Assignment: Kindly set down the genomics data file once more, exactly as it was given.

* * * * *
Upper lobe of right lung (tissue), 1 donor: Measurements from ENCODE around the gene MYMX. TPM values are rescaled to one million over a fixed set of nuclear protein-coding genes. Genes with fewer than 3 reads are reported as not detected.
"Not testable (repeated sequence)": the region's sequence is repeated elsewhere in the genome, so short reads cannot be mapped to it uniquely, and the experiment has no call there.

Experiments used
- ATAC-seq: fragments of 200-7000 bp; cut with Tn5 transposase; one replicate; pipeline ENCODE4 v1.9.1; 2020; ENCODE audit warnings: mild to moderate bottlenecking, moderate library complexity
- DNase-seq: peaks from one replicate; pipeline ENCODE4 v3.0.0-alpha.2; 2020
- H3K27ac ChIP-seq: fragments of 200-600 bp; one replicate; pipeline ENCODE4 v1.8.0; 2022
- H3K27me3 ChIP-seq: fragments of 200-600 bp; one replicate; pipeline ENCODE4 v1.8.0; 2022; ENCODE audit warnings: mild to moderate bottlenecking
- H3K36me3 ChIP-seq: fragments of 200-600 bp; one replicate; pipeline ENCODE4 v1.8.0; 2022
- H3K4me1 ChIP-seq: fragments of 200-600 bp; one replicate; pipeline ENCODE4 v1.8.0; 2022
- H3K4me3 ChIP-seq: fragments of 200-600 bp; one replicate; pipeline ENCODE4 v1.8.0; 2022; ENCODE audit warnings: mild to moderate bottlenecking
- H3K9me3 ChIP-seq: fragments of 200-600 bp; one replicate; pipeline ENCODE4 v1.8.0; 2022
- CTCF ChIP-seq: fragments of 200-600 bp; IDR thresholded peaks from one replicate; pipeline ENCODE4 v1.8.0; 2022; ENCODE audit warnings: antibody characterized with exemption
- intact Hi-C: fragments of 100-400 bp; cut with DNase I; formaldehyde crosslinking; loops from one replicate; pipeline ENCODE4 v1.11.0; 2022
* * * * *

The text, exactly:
Upper lobe of right lung (tissue), 1 donor: Measurements from ENCODE around the gene MYMX. TPM values are rescaled to one million over a fixed set of nuclear protein-coding genes. Genes with fewer than 3 reads are reported as not detected.
"Not testable (repeated sequence)": the region's sequence is repeated elsewhere in the genome, so short reads cannot be mapped to it uniquely, and the experiment has no call there.

Experiments used
- ATAC-seq: fragments of 200-7000 bp; cut with Tn5 transposase; one replicate; pipeline ENCODE4 v1.9.1; 2020; ENCODE audit warnings: mild to moderate bottlenecking, moderate library complexity
- DNase-seq: peaks from one replicate; pipeline ENCODE4 v3.0.0-alpha.2; 2020
- H3K27ac ChIP-seq: fragments of 200-600 bp; one replicate; pipeline ENCODE4 v1.8.0; 2022
- H3K27me3 ChIP-seq: fragments of 200-600 bp; one replicate; pipeline ENCODE4 v1.8.0; 2022; ENCODE audit warnings: mild to moderate bottlenecking
- H3K36me3 ChIP-seq: fragments of 200-600 bp; one replicate; pipeline ENCODE4 v1.8.0; 2022
- H3K4me1 ChIP-seq: fragments of 200-600 bp; one replicate; pipeline ENCODE4 v1.8.0; 2022
- H3K4me3 ChIP-seq: fragments of 200-600 bp; one replicate; pipeline ENCODE4 v1.8.0; 2022; ENCODE audit warnings: mild to moderate bottlenecking
- H3K9me3 ChIP-seq: fragments of 200-600 bp; one replicate; pipeline ENCODE4 v1.8.0; 2022
- CTCF ChIP-seq: fragments of 200-600 bp; IDR thresholded peaks from one replicate; pipeline ENCODE4 v1.8.0; 2022; ENCODE audit warnings: antibody characterized with exemption
- intact Hi-C: fragments of 100-400 bp; cut with DNase I; formaldehyde crosslinking; loops from one replicate; pipeline ENCODE4 v1.11.0; 2022